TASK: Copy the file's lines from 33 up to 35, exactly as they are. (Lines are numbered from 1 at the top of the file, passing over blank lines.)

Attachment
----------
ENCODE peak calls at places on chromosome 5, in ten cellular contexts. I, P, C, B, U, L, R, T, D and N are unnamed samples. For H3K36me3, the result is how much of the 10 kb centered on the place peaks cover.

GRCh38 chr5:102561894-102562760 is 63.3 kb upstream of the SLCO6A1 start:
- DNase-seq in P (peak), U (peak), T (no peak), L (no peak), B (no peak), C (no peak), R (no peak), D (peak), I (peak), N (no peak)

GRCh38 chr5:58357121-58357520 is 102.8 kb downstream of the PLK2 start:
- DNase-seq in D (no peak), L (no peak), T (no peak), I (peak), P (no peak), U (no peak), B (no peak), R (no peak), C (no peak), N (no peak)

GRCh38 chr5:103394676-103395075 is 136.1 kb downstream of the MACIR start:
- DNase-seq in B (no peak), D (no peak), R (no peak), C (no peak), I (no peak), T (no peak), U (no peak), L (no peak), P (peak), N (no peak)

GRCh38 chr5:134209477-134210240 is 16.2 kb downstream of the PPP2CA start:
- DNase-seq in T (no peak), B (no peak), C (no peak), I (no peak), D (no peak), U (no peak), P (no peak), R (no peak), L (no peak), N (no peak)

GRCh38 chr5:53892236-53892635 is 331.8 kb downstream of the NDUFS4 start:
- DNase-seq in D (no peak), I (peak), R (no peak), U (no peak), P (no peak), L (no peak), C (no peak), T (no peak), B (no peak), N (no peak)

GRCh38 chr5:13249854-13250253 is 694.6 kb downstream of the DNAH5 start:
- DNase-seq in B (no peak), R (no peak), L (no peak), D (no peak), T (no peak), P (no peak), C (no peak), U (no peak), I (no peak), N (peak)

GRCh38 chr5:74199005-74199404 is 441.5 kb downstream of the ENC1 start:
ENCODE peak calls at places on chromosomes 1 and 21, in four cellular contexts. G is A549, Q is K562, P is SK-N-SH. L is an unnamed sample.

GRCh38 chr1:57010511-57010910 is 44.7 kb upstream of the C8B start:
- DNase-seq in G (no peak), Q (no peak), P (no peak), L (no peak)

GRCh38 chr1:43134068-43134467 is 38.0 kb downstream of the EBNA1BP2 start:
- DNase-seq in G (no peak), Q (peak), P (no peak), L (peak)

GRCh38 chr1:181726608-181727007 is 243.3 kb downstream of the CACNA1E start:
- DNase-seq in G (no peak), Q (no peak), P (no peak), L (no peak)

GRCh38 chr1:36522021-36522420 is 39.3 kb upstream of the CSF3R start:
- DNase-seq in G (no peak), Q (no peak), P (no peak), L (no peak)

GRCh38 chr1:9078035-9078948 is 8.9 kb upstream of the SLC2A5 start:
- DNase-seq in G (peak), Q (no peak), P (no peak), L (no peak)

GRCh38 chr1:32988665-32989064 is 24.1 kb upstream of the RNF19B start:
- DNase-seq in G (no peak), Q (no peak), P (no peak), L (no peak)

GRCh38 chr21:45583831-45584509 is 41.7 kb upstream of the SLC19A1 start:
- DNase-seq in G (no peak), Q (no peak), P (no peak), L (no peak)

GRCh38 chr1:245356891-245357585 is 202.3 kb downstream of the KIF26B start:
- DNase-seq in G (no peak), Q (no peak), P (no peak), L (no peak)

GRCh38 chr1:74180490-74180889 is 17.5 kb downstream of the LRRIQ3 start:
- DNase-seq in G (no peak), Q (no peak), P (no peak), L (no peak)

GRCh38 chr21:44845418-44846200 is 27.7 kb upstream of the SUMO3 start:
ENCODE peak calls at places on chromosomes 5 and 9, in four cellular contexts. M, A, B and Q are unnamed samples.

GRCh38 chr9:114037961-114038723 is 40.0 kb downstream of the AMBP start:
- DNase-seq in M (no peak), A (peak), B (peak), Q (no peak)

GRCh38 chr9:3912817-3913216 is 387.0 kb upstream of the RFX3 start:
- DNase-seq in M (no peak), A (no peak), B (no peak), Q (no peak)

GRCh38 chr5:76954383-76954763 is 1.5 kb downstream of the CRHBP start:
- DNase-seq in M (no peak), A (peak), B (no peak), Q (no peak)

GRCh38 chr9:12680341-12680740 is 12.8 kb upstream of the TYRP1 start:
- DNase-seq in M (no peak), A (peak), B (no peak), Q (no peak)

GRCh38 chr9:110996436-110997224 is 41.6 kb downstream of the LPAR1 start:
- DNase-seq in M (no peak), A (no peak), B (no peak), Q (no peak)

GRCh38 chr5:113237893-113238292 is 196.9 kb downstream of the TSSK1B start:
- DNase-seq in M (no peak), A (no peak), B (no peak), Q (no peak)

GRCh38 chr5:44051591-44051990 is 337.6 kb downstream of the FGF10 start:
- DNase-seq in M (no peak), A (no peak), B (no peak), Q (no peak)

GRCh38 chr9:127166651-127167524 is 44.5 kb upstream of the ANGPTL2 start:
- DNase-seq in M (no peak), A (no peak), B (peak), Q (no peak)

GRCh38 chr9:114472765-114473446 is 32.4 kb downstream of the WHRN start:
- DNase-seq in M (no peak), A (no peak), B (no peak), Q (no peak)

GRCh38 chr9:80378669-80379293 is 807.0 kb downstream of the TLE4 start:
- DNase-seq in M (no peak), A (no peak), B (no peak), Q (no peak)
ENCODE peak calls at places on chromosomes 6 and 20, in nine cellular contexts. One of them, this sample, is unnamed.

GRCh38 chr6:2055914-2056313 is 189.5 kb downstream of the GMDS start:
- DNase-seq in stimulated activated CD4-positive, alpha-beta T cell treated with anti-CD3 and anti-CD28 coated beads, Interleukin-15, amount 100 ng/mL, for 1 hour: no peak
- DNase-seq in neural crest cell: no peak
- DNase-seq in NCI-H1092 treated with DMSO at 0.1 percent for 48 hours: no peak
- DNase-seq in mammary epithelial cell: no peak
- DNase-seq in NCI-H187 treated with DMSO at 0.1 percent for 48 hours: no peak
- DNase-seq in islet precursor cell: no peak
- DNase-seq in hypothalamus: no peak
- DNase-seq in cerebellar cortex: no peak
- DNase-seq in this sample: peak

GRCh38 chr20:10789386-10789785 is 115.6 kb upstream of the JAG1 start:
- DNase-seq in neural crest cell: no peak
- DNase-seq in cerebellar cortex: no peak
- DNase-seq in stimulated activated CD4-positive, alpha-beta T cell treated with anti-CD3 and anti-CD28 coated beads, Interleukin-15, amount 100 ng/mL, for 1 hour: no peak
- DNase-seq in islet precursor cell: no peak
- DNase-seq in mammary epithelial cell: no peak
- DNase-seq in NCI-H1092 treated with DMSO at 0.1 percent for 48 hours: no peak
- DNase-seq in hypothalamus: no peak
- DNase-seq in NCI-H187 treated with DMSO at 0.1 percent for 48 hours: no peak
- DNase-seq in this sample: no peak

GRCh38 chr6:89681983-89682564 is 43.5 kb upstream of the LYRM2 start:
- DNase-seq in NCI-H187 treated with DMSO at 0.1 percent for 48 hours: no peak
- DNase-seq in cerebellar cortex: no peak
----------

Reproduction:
- DNase-seq in G (no peak), Q (no peak), P (no peak), L (no peak)

GRCh38 chr21:44845418-44846200 is 27.7 kb upstream of the SUMO3 start:
ENCODE peak calls at places on chromosomes 5 and 9, in four cellular contexts. M, A, B and Q are unnamed samples.